Rehabilitation Approach


The rehabilitation had two goals:

  1. Strengthen the piles with the large cracks and substantial steel section-loss.
  2. Mitigate the corrosion activity of the piles to extend their service life.
    Solution: Cathodic protection (CP) jackets with welded wire fabric (WWF) reinforcing were selected to stop corrosion of the pile reinforcement and add strength to the severely deteriorated piles
Tunney Bridge Anode Wire Connection Elevation Drawing

The CP jackets extended from the top of the pile, just below the cap, to the mudline to fully encapsulate the existing cracks. Due to the variable elevation of each bent, the CP design had to account for three different environmental conditions; submerged, tidal, and atmospheric exposure. Each of these environments results in different corrosion mitigation requirements and design considerations. In particular, different galvanic anodes had to be used in each environment to ensure that they remained active in protecting the structure. During galvanic CP design, it is critical to understand how the anode will be activated. In submerged and tidal saltwater environments, saltwater can keep the anodes active. In the atmospheric environment, because there is no direct water exposure, the anodes must be self-activated. The corrosion and durability consultant evaluated each pile’s environment to ensure the CP system was designed to provide the most effective protection for a 20-year anode design life.

An additional challenge during the design phase was that additional anode output current was required in the structural jackets, compared to the non-structural jackets, and at the top of each pile. The top of each pile had more steel reinforcement to accommodate the connection to the cap. This additional reinforcement at the top of the piles and the WWF in the structural jackets increased the total metal surface area, affecting the required current output from the CP jacket to properly mitigate corrosion.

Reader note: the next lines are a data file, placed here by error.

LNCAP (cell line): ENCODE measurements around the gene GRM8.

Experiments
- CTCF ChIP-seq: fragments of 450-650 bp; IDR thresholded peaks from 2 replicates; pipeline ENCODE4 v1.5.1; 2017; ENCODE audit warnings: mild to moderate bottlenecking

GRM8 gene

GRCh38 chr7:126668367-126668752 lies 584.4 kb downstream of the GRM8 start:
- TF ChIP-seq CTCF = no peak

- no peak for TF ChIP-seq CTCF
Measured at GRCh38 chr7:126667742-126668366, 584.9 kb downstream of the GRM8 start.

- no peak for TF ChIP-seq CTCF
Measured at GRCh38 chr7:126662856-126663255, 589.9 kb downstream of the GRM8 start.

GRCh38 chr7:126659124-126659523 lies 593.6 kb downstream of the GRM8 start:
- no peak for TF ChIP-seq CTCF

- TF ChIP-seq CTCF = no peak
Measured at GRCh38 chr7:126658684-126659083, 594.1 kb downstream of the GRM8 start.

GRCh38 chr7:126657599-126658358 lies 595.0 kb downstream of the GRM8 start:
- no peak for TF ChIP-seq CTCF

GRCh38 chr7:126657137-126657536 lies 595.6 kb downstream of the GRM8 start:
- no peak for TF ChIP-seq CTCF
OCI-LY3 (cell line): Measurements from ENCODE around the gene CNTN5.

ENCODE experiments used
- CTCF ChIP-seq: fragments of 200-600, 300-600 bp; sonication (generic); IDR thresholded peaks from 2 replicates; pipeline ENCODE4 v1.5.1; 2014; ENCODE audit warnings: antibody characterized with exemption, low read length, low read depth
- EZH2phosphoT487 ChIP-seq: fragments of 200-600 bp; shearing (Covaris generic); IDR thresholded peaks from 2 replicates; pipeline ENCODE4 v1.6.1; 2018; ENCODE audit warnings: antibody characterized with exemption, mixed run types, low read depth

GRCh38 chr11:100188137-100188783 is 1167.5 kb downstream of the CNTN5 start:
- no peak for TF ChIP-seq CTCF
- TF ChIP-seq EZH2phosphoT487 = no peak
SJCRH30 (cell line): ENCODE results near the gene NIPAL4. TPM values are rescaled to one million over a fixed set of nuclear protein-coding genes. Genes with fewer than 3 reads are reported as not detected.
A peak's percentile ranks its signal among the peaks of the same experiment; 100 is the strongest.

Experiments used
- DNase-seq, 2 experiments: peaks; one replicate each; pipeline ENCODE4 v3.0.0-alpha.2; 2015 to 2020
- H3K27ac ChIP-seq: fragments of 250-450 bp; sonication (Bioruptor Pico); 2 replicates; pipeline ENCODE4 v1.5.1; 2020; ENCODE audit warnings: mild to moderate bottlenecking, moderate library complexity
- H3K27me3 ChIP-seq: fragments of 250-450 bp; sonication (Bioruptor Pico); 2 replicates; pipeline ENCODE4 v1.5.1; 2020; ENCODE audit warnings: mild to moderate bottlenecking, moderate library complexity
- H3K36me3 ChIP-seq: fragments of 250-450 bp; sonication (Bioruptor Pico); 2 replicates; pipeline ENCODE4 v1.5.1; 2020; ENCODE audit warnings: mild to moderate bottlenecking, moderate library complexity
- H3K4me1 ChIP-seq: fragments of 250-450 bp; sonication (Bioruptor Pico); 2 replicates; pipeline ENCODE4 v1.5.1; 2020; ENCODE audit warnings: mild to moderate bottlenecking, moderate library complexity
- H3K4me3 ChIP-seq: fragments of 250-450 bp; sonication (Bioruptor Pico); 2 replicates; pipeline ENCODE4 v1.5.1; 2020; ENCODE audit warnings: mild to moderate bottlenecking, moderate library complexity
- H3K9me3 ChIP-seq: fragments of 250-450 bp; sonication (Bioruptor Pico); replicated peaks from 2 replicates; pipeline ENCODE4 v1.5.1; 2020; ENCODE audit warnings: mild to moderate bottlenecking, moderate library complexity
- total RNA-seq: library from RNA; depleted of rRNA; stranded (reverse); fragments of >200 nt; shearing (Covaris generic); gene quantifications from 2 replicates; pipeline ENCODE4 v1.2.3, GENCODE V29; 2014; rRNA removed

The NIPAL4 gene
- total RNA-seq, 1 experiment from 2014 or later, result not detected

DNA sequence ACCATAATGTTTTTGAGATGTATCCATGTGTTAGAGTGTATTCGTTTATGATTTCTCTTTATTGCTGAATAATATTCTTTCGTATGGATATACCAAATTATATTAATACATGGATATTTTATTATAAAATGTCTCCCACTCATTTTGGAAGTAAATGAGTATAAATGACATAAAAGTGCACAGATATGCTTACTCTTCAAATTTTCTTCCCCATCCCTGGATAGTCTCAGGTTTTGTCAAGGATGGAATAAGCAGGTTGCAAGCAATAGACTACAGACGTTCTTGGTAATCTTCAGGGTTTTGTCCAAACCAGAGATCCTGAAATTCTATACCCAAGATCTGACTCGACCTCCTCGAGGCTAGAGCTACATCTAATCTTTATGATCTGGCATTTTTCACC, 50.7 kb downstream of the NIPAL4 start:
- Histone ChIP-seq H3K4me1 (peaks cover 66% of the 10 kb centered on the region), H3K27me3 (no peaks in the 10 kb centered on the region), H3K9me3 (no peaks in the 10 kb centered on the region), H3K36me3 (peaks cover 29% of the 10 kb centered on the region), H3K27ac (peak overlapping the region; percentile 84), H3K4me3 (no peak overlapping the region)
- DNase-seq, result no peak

Distributed galvanic anodes were selected for this project. Since these anodes are manufactured specifically for marine or atmospheric exposure and come in discrete strips, their number and quantity could vary within the jacket to meet the service life requirements and environmental operating conditions.

Project Scope


The installation of the jackets consisted of the following procedure:

  1. Establishing electrical continuity of the reinforcing steel by chipping a horizontal grove in the concrete pile to expose the reinforcement. This allowed for brazing a wire to the prestressing strands and the spiral stirrups to establish electrical continuity of all the reinforcement within the pile.
  2. Attaching distributed anodes to the pile and connecting all the anodes together to header wires.
  3. Attaching two structure wires to the original pile reinforcement to complete the cathodic protection circuit with the anodes. Two additional structure wires were connected to the welded wire fabric for the structural jackets.
  4. Installing the stay-in-place PVC or FRP jacket forms around the pile.
  5. Tremie pump grout to fill the void between the forms and the original pile, creating an ionic coupling for the anodes to provide CP protection to the piles.

Project Summary


| Over 12 months of construction, 112 cathodic protection jackets were installed on Tunney Bridge.


Construction was completed in December of 2022 and all the jacket anodes have been activated to provide cathodic protection to the piles of the Tunney Bridge. The bay is exposed to regular storms, cold and windy winters, and extremely busy summer months along the Jersey Shore. Given these challenges, all work was accomplished within a year using barges without disruption or impact to traffic or the public.

Each jacket was equipped with a manual test station at the top to allow for the commissioning of the system at the end of construction. It also allows monitoring of the CP jacket performance anytime in the future.
Each jacket was equipped with a manual test station at the top to allow for the commissioning of the system at the end of construction. It also allows monitoring of the CP jacket performance anytime in the future.
Finished Concrete Piles beaming in the evening sunset on a sunny day.